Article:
Punishment has to be the next most misunderstood behavior principle, right next to negative reinforcement. While reinforcement will involve providing a reinforcer (something your subject wants that will increase the likelihood the target behavior will occur again), punishment deals with applying aversive stimuli (things your subject doesn’t want and doesn’t like) in order to decrease the likelihood a behavior will occur again.
Punishment to me has a bad rap, but it is far from undeserved. Whereas reinforcement can be used in almost any situation, punishment must be used with extreme caution and with several limiting factors in place.
Before I go on about punishment, let me just say that when you use punishment ALWAYS write down what you’re doing. Your note could be for how long, the effect, and the reason, but use these notes to keep in mind why you are punishing and what reinforcers you are pairing with it. It is very easy to lose control over your punishers and resort to nothing but punishment to get what you want. This is also why you should always pair punishment with a reinforcer to make sure you’re not over-relying on punishment to modify behavior.
In fact, this is one of the reasons why I don’t recommend most people to use punishment when it comes to training dogs. It’s very easy to get carried away with it, and it’s very easy to rely on punishment to get what you want done.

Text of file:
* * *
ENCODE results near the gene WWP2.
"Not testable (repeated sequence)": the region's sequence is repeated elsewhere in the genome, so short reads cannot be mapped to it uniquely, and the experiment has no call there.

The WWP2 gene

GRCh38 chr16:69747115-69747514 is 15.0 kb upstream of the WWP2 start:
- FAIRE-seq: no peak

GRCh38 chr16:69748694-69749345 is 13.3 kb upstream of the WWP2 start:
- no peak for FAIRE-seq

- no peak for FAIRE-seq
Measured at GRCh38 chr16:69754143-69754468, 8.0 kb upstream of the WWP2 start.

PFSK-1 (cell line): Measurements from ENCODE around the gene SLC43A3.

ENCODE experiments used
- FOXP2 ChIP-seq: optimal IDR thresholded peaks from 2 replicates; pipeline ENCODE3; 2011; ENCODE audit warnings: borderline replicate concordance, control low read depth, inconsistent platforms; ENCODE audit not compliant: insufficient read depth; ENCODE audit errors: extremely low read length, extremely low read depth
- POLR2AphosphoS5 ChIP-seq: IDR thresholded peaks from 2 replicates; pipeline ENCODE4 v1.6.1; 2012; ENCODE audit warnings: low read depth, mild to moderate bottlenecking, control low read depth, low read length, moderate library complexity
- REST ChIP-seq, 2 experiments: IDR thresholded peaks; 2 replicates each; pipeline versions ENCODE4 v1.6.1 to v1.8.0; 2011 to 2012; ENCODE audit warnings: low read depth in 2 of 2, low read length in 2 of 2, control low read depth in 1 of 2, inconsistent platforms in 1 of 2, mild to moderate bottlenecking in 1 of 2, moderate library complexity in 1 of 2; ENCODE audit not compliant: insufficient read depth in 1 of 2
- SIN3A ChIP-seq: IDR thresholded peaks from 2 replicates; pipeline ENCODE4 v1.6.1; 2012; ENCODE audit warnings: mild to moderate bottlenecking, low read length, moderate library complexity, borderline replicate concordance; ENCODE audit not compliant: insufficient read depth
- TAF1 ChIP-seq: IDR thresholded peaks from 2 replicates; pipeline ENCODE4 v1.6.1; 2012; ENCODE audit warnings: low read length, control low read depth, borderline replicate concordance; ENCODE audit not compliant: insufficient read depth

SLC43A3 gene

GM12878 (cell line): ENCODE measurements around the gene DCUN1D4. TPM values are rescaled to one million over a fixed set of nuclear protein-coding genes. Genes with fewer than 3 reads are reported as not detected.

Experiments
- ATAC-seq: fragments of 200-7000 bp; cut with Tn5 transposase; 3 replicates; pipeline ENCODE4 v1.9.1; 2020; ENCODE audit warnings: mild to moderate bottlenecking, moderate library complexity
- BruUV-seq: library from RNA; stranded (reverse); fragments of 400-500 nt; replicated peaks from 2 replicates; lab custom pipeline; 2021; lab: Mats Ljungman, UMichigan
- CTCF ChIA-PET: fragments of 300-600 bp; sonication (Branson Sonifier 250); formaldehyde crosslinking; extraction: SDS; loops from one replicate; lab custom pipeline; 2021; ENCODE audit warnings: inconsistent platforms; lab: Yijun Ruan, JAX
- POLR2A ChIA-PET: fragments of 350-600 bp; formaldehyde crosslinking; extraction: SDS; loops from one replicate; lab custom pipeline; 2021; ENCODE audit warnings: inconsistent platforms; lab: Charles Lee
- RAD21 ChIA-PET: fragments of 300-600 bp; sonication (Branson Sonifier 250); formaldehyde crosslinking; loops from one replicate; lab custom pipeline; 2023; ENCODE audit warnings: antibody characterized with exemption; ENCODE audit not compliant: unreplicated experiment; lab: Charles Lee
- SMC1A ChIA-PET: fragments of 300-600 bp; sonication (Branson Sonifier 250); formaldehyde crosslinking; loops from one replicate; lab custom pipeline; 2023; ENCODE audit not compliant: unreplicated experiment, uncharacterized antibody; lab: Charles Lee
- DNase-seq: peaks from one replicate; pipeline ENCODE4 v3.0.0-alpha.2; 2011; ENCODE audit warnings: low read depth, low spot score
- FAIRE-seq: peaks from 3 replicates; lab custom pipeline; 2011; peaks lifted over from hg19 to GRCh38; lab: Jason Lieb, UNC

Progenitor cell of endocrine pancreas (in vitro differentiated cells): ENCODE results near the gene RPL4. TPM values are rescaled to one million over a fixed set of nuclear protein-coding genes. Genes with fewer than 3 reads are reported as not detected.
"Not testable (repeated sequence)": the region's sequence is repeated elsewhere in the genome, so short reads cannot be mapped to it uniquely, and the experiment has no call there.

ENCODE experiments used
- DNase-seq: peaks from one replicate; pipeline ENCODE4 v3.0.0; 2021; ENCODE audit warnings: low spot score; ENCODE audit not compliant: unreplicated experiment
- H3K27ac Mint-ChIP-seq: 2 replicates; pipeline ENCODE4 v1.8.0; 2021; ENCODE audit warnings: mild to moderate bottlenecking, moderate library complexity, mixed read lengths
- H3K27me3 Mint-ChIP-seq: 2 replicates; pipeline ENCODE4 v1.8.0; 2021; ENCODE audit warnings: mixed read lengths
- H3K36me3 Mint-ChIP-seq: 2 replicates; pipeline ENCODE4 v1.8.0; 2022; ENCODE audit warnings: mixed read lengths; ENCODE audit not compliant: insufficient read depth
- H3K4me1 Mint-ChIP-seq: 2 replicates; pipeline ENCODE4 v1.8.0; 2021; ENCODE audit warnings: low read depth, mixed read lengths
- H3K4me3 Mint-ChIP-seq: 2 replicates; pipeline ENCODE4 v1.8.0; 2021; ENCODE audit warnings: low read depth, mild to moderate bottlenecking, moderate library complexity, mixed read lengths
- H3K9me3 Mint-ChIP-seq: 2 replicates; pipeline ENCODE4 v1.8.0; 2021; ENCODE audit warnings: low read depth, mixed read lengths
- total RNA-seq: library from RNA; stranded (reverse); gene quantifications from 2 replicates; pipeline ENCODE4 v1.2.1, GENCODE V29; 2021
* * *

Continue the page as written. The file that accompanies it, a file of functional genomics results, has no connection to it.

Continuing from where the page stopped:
Before we move on to how to use punishment, let’s dig into the first misconception people have:
Punishment, Negative Reinforcement, and Misconceptions
People have a tendency to agree that punishment is just a bad idea. But then they turn around and immediately scold their dog, friend, family member for something bad that they did. If you approached people that do that, in my experience, they’ll say “oh it’s just tough love! I’m giving them a hard time so they can be motivated to do better next time!” Sometimes, they even say this is just negative reinforcement.
If you’ve read my article on Negative Reinforcement, then you know this isn’t even remotely correct. What’s actually happening in this situation is that you’re punishing the person for even trying to do anything. Humans are interesting cause you can use their cognition to understand that this is being done to help them. Arguably, if the person can convince themselves that what’s happening is a reinforcer and not an aversive, then it can be useful. But more often than nought, when someone gives “tough love,” they’re punishing the person’s attempt and then later punishing every wrong attempt. This leads to more pressure on the person you’re trying to teach than they should be going through. It arguably makes learning more difficult unless you pair it with a reinforcer.
If you plan on using punishment in a training regimen, then here are some things to keep in mind:
The Downsides of Punishment
Punishment is not an easy technique to use properly; it comes with several severe downsides that you as the person using it must be aware of. Ignore these cons at your own peril.